As I passed below 12,000 feet I became lower than I had been since my initial climb out of Bishop in my first thermal of the day. Occasionally the sink relented and I would gain on the glide to Eureka. But, although it relented from time to time, the sink did not stop, and lower and lower I went. As I approached the ridge I was relieved to see I would clear it despite the continued sink. Jeff reported a moderate north wind at Eureka even though the automated observation at Ely had been reporting moderate wind out of southwest when I had checked it a few minutes before. This opposition of wind direction was probably related to the good lift I had experienced (but didn’t explain the sink to me). I was optimistic that the sink would stop when I crossed the ridge, but as I crossed the ridge, it didn’t stop. If the sink continued I would be able to glide to alfalfa fields northeast of the airport but probably wouldn’t make it to the airport. Finally, a mile or so west of the ridge, the sink slowed and then changed to light lift. My lowest altitude was 10,300 feet at about 1830.

The lift was only moderate but I was climbing again. After climbing 2 or 3 thousand feet I flew south a few miles down the ridge until I was over the high point of the range, Diamond Peak, where the lift got better, but was still not much better than moderate. Starting a little higher than 10,000 feet I had a long way to climb. As I got higher I again could hear Zero Zero Echo calling his ground. I was able to reach Zero Zero Echo by radio. He said he was on final glide to Inyokern so it looked like he was going to make his 1000 kilometer flight. I congratulated him and wished him well.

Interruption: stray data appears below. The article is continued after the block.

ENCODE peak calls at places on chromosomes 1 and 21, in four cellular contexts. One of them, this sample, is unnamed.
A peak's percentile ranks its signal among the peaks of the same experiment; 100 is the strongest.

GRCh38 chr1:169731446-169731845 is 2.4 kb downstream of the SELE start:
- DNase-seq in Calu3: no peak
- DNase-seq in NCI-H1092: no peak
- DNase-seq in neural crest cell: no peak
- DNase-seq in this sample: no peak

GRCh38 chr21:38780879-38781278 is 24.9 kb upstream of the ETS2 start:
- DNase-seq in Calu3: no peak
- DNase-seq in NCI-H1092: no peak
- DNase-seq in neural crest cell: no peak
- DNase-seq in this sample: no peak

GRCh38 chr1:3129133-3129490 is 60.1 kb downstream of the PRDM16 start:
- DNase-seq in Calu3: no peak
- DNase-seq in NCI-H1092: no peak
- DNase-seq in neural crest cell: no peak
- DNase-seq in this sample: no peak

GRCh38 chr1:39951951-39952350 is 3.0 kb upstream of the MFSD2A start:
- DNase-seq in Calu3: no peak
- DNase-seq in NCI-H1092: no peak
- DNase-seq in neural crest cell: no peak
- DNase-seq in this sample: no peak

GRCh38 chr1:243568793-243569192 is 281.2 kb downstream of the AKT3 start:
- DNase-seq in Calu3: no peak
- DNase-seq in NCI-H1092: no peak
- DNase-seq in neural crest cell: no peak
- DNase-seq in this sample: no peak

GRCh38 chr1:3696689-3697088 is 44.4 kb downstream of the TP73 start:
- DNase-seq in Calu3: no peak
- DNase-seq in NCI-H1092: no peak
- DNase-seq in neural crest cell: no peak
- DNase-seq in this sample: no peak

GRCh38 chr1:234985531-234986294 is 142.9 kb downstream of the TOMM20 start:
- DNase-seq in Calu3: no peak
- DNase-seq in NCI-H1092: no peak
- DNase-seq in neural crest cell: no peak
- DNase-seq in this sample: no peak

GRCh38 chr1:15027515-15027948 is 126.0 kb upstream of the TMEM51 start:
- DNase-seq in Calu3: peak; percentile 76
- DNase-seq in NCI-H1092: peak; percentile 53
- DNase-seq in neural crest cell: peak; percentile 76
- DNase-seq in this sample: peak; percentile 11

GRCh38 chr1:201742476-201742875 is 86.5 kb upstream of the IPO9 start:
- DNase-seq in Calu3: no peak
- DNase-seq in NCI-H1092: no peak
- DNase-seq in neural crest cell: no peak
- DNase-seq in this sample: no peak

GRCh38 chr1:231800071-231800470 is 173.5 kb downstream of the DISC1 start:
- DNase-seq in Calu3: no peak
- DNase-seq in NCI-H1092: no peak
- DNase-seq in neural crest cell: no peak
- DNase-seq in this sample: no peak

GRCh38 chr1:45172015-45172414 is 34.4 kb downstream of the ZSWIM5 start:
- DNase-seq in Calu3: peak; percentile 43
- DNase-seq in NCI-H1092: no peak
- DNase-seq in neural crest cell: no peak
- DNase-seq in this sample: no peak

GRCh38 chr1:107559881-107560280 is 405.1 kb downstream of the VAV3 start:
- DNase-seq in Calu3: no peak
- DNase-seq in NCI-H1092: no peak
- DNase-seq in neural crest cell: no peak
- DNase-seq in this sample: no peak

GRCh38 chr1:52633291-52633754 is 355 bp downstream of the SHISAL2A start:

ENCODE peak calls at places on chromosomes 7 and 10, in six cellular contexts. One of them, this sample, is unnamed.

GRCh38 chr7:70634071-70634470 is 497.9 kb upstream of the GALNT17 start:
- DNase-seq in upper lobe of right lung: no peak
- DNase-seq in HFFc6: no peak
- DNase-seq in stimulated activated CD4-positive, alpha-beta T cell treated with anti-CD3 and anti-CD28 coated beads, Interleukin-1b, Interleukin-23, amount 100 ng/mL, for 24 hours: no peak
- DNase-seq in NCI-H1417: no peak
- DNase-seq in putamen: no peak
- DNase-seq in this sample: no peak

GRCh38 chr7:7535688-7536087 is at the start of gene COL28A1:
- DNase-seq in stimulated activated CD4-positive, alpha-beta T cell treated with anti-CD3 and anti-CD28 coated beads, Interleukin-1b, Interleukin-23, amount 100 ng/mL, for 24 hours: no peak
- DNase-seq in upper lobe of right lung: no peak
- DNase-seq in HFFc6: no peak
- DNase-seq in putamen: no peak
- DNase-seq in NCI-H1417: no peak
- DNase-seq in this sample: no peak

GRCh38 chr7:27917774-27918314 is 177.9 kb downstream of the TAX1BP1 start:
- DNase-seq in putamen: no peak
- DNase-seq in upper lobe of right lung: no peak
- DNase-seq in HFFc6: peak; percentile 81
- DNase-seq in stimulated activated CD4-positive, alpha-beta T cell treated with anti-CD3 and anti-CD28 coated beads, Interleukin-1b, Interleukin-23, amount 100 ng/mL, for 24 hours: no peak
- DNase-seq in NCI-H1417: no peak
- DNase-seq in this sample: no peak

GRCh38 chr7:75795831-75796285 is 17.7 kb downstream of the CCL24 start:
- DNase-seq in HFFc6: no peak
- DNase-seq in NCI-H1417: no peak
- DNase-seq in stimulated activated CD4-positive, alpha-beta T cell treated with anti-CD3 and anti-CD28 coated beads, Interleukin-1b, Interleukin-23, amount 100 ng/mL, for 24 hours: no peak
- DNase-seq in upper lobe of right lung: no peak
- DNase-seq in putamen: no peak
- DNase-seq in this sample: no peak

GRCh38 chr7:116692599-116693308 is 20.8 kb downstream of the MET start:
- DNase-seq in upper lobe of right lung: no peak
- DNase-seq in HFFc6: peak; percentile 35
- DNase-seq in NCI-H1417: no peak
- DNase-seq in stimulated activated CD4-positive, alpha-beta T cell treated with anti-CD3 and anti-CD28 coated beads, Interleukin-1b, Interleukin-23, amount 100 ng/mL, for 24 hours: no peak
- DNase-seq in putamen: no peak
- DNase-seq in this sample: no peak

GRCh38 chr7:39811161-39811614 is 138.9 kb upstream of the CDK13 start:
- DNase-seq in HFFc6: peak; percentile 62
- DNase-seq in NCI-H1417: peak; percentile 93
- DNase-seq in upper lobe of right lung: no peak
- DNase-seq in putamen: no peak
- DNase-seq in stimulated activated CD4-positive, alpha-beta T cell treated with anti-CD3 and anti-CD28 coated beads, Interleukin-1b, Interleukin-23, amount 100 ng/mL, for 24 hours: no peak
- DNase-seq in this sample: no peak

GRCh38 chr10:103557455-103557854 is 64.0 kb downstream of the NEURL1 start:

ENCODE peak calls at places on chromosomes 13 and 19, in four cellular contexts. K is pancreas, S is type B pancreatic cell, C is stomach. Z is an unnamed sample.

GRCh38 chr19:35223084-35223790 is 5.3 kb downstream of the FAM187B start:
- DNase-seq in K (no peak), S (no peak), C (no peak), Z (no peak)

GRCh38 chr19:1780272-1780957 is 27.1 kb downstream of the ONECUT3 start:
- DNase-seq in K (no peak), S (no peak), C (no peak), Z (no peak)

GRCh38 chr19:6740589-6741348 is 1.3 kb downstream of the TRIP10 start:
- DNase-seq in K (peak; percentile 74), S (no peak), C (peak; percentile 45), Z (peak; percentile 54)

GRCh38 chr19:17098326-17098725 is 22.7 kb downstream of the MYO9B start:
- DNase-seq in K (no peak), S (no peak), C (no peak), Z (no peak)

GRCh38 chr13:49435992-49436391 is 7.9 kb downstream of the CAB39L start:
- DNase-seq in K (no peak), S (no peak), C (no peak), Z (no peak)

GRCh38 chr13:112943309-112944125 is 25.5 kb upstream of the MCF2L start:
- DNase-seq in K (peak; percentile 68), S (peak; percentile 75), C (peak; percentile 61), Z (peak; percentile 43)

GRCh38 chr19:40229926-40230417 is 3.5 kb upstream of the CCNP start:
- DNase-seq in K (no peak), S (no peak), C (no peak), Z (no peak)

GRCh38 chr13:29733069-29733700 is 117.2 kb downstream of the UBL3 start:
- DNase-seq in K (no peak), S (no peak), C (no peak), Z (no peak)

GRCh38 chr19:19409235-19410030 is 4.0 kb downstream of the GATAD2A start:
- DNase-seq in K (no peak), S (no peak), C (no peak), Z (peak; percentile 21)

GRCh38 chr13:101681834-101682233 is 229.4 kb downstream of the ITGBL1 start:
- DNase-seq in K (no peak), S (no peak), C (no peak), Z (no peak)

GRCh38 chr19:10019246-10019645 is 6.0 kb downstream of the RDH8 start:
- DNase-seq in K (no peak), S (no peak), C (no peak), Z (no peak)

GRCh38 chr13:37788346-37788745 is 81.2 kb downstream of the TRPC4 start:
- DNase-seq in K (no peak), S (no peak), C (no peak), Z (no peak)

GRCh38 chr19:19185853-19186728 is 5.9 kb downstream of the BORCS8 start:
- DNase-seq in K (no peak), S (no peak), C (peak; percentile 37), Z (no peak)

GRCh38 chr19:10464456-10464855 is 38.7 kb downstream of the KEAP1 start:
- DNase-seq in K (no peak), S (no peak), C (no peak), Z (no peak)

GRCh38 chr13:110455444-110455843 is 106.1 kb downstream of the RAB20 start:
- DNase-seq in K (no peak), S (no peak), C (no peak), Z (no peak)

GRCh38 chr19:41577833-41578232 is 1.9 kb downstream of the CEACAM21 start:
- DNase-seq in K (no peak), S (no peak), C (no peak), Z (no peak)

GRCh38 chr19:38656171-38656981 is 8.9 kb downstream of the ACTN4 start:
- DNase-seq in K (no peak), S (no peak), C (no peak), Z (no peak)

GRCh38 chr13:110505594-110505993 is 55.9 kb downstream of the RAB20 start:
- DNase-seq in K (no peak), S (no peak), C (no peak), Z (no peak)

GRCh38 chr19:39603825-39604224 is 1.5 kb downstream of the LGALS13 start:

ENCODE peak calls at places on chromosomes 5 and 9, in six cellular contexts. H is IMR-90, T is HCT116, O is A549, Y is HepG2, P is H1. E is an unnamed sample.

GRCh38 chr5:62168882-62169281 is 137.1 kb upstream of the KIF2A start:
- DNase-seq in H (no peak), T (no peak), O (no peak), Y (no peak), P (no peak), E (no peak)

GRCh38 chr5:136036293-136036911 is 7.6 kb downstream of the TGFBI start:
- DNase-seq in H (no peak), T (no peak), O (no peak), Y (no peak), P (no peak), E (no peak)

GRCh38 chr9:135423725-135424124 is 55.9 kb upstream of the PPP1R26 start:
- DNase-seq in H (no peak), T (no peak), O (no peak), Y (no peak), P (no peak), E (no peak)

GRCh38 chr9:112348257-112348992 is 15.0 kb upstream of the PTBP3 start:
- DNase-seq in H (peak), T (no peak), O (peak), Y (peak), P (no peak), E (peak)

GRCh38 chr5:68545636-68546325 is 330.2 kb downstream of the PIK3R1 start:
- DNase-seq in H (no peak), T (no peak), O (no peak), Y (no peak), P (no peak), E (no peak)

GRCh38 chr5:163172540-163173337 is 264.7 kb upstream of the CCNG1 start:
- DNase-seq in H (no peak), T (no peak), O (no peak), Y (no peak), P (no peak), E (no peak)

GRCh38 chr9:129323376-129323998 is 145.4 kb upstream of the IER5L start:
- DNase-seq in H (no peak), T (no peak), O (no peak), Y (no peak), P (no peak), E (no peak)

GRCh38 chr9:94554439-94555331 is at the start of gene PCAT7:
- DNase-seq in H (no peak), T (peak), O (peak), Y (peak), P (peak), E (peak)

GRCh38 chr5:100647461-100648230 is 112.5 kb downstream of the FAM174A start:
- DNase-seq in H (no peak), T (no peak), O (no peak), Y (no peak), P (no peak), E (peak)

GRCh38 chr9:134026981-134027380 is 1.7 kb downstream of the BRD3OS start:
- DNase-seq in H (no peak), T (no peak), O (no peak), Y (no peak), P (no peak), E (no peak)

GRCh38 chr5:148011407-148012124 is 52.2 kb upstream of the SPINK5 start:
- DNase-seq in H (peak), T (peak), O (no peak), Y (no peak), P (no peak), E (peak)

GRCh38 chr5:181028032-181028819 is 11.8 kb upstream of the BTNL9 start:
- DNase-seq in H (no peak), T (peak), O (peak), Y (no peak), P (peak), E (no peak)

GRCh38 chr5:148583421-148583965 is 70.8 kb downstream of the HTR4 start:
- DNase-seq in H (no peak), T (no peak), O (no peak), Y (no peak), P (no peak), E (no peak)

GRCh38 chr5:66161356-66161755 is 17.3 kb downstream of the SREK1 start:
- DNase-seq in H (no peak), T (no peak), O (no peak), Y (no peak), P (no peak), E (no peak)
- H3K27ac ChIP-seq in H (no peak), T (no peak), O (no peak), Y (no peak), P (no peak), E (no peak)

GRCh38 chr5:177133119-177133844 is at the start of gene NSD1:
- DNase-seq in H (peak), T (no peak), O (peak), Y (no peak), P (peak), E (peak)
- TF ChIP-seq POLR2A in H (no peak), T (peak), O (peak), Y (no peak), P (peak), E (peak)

After about 45 minutes of climbing I reached 17,900 feet and headed slowly southwest in zero sink and reduced sink. It was late in the day and although I was high enough to be at least close to having a glide to Hadley airport near Round Mountain, I didn’t know of a lot of good to land and tow out of places between Eureka and Hadley. In addition, Hadley was behind the highest part of the Toquima Range. That would require me to be high until almost on top of the airport. I also had a glide made to places I knew to land to the sout. I might be able to make it as far as Tonopah if I found good lift and could go fast enough to get there before dark.

I called Jeff and we agreed I would fly south. Jeff took off and flew that way. I found zero sink and flew slowly for a long time over 17,900 feet. Jeff passed me about 30 miles south of Eureka, 5 miles to my east and 10,000 feet below. I could see a little white speck moving against the hills and shadows below and to my east. To the southwest, an area of scraps of clouds stretched on toward Tonopah.